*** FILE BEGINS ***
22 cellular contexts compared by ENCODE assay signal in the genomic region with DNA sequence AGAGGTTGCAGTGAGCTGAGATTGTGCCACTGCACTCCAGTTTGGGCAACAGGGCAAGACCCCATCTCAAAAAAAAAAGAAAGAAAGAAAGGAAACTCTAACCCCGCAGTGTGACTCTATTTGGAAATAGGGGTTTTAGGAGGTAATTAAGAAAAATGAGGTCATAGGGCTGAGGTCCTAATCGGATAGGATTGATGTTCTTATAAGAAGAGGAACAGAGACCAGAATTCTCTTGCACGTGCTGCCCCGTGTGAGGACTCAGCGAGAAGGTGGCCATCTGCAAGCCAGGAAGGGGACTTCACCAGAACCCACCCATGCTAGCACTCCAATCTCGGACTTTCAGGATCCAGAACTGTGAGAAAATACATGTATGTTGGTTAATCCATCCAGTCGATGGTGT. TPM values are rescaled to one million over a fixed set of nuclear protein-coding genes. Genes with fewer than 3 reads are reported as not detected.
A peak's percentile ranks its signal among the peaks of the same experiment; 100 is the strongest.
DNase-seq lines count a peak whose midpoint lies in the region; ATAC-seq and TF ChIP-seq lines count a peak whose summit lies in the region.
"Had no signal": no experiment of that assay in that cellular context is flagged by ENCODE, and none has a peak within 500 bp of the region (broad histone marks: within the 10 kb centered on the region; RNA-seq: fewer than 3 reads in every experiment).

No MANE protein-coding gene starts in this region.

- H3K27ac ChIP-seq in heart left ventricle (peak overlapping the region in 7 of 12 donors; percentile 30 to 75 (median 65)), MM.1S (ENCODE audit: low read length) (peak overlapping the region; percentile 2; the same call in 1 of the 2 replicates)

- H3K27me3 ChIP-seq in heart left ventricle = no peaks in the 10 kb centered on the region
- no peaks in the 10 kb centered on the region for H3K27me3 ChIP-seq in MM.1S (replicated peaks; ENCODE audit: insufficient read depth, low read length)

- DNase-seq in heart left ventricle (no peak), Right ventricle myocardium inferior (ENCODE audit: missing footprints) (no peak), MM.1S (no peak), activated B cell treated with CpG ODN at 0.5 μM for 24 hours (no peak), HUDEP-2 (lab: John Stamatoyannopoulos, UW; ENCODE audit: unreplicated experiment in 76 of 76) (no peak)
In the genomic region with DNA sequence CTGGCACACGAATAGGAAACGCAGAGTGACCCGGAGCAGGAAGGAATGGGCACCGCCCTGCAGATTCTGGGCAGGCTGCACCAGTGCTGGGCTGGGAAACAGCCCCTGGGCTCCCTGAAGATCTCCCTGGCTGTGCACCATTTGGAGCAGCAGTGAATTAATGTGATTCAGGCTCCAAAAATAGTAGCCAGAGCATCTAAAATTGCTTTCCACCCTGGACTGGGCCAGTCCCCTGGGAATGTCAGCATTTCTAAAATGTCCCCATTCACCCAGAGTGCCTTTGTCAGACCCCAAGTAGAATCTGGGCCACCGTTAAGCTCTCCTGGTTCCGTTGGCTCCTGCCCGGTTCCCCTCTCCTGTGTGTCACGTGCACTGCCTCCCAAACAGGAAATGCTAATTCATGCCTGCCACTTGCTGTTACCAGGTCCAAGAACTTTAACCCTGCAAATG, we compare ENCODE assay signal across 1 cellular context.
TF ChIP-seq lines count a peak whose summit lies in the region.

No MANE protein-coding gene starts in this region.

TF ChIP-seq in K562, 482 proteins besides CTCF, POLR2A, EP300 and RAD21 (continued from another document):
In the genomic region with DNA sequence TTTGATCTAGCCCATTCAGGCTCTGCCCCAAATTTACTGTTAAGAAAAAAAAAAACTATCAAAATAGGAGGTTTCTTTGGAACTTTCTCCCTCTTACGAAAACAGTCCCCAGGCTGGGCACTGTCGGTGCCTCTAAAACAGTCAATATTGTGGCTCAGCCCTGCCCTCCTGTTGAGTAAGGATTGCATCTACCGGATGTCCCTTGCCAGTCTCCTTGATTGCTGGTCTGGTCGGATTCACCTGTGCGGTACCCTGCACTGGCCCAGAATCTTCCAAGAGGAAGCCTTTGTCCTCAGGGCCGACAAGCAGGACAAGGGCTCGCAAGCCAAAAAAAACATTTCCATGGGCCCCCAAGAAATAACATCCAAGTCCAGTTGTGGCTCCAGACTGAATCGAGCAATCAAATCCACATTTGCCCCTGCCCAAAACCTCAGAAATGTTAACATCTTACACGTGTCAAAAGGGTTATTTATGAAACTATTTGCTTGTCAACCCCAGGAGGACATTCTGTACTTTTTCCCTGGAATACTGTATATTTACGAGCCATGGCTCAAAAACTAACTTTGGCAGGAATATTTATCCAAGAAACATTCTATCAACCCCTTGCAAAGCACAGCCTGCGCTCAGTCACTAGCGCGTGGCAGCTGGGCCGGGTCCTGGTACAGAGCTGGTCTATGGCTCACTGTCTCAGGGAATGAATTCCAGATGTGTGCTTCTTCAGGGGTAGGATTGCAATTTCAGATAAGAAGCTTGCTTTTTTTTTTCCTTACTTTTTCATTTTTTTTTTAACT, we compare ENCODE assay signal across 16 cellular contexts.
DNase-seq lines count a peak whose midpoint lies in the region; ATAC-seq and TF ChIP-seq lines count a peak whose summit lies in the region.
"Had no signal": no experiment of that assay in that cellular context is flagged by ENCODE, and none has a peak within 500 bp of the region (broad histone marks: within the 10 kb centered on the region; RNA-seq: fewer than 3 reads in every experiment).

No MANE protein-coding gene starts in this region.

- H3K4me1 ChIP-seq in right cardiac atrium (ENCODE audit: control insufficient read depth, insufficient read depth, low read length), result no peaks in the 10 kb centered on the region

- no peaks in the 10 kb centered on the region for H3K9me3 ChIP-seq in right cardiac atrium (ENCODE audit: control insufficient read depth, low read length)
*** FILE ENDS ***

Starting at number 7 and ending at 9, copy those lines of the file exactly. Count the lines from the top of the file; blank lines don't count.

- H3K27me3 ChIP-seq in heart left ventricle = no peaks in the 10 kb centered on the region
- no peaks in the 10 kb centered on the region for H3K27me3 ChIP-seq in MM.1S (replicated peaks; ENCODE audit: insufficient read depth, low read length)

- DNase-seq in heart left ventricle (no peak), Right ventricle myocardium inferior (ENCODE audit: missing footprints) (no peak), MM.1S (no peak), activated B cell treated with CpG ODN at 0.5 μM for 24 hours (no peak), HUDEP-2 (lab: John Stamatoyannopoulos, UW; ENCODE audit: unreplicated experiment in 76 of 76) (no peak)